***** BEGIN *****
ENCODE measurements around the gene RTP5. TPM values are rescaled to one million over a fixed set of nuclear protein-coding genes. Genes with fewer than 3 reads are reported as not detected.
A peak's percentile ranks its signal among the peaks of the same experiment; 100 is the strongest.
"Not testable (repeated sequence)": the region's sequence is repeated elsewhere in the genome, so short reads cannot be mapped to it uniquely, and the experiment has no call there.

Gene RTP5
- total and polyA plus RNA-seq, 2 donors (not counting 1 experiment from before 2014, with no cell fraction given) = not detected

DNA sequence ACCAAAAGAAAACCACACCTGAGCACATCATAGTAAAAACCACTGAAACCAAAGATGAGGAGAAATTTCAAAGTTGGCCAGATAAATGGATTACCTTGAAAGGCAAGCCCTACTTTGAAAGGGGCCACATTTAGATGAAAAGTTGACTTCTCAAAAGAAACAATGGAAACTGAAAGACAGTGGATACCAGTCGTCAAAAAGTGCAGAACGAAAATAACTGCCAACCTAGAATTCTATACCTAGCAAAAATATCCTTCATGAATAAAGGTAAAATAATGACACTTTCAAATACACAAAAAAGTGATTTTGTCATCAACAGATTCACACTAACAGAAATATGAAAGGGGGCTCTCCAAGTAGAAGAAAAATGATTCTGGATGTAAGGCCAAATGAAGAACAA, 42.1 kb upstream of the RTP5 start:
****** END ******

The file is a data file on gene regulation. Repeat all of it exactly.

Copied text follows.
ENCODE measurements around the gene RTP5. TPM values are rescaled to one million over a fixed set of nuclear protein-coding genes. Genes with fewer than 3 reads are reported as not detected.
A peak's percentile ranks its signal among the peaks of the same experiment; 100 is the strongest.
"Not testable (repeated sequence)": the region's sequence is repeated elsewhere in the genome, so short reads cannot be mapped to it uniquely, and the experiment has no call there.

Gene RTP5
- total and polyA plus RNA-seq, 2 donors (not counting 1 experiment from before 2014, with no cell fraction given) = not detected

DNA sequence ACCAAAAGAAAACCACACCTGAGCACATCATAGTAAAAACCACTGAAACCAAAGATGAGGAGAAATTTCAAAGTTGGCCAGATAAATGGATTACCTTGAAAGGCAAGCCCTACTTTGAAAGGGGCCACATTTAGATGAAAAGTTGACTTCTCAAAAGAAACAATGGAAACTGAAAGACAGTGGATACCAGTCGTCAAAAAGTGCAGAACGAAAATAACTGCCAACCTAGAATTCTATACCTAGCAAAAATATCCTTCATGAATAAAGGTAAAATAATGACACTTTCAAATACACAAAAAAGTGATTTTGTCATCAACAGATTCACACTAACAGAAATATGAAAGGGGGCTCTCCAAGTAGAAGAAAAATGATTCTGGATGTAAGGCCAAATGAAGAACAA, 42.1 kb upstream of the RTP5 start: